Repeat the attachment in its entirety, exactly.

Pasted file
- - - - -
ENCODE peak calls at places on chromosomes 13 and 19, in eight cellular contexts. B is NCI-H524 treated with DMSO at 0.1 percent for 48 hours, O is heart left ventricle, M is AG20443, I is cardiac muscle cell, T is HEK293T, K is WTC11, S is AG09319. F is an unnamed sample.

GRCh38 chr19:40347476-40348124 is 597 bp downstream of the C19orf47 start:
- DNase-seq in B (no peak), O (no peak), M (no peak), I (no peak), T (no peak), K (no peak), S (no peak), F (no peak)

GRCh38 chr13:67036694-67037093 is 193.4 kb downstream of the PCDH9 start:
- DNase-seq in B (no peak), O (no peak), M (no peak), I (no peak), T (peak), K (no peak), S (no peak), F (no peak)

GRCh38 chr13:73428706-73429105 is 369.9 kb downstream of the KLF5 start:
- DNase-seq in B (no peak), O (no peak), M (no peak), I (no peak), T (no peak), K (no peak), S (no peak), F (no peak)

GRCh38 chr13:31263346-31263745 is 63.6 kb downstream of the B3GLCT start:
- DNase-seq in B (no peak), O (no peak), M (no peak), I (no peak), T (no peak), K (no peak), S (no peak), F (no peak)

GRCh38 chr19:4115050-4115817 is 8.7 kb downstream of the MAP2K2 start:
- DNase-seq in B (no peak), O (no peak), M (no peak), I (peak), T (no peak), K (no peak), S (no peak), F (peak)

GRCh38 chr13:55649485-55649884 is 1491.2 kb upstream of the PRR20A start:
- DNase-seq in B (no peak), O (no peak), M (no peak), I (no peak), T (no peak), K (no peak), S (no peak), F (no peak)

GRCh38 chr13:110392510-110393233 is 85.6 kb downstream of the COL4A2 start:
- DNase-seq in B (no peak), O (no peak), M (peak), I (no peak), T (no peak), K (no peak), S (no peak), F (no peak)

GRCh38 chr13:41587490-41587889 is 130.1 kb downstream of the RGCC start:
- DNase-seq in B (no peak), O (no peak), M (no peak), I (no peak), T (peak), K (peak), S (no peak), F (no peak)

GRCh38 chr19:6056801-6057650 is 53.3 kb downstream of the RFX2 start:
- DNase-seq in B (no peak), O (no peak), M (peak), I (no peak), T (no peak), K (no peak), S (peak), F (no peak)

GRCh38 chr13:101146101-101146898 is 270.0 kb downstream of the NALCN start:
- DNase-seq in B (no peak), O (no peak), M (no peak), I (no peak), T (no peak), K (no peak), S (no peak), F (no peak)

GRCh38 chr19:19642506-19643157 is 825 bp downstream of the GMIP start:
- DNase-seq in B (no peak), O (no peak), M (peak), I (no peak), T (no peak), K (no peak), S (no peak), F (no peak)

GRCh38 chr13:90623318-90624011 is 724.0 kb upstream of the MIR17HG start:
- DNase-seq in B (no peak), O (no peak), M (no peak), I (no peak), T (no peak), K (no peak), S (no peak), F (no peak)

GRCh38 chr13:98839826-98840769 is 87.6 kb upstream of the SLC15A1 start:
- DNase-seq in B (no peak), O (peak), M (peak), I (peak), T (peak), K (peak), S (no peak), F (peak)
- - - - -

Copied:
ENCODE peak calls at places on chromosomes 13 and 19, in eight cellular contexts. B is NCI-H524 treated with DMSO at 0.1 percent for 48 hours, O is heart left ventricle, M is AG20443, I is cardiac muscle cell, T is HEK293T, K is WTC11, S is AG09319. F is an unnamed sample.

GRCh38 chr19:40347476-40348124 is 597 bp downstream of the C19orf47 start:
- DNase-seq in B (no peak), O (no peak), M (no peak), I (no peak), T (no peak), K (no peak), S (no peak), F (no peak)

GRCh38 chr13:67036694-67037093 is 193.4 kb downstream of the PCDH9 start:
- DNase-seq in B (no peak), O (no peak), M (no peak), I (no peak), T (peak), K (no peak), S (no peak), F (no peak)

GRCh38 chr13:73428706-73429105 is 369.9 kb downstream of the KLF5 start:
- DNase-seq in B (no peak), O (no peak), M (no peak), I (no peak), T (no peak), K (no peak), S (no peak), F (no peak)

GRCh38 chr13:31263346-31263745 is 63.6 kb downstream of the B3GLCT start:
- DNase-seq in B (no peak), O (no peak), M (no peak), I (no peak), T (no peak), K (no peak), S (no peak), F (no peak)

GRCh38 chr19:4115050-4115817 is 8.7 kb downstream of the MAP2K2 start:
- DNase-seq in B (no peak), O (no peak), M (no peak), I (peak), T (no peak), K (no peak), S (no peak), F (peak)

GRCh38 chr13:55649485-55649884 is 1491.2 kb upstream of the PRR20A start:
- DNase-seq in B (no peak), O (no peak), M (no peak), I (no peak), T (no peak), K (no peak), S (no peak), F (no peak)

GRCh38 chr13:110392510-110393233 is 85.6 kb downstream of the COL4A2 start:
- DNase-seq in B (no peak), O (no peak), M (peak), I (no peak), T (no peak), K (no peak), S (no peak), F (no peak)

GRCh38 chr13:41587490-41587889 is 130.1 kb downstream of the RGCC start:
- DNase-seq in B (no peak), O (no peak), M (no peak), I (no peak), T (peak), K (peak), S (no peak), F (no peak)

GRCh38 chr19:6056801-6057650 is 53.3 kb downstream of the RFX2 start:
- DNase-seq in B (no peak), O (no peak), M (peak), I (no peak), T (no peak), K (no peak), S (peak), F (no peak)

GRCh38 chr13:101146101-101146898 is 270.0 kb downstream of the NALCN start:
- DNase-seq in B (no peak), O (no peak), M (no peak), I (no peak), T (no peak), K (no peak), S (no peak), F (no peak)

GRCh38 chr19:19642506-19643157 is 825 bp downstream of the GMIP start:
- DNase-seq in B (no peak), O (no peak), M (peak), I (no peak), T (no peak), K (no peak), S (no peak), F (no peak)

GRCh38 chr13:90623318-90624011 is 724.0 kb upstream of the MIR17HG start:
- DNase-seq in B (no peak), O (no peak), M (no peak), I (no peak), T (no peak), K (no peak), S (no peak), F (no peak)

GRCh38 chr13:98839826-98840769 is 87.6 kb upstream of the SLC15A1 start:
- DNase-seq in B (no peak), O (peak), M (peak), I (peak), T (peak), K (peak), S (no peak), F (peak)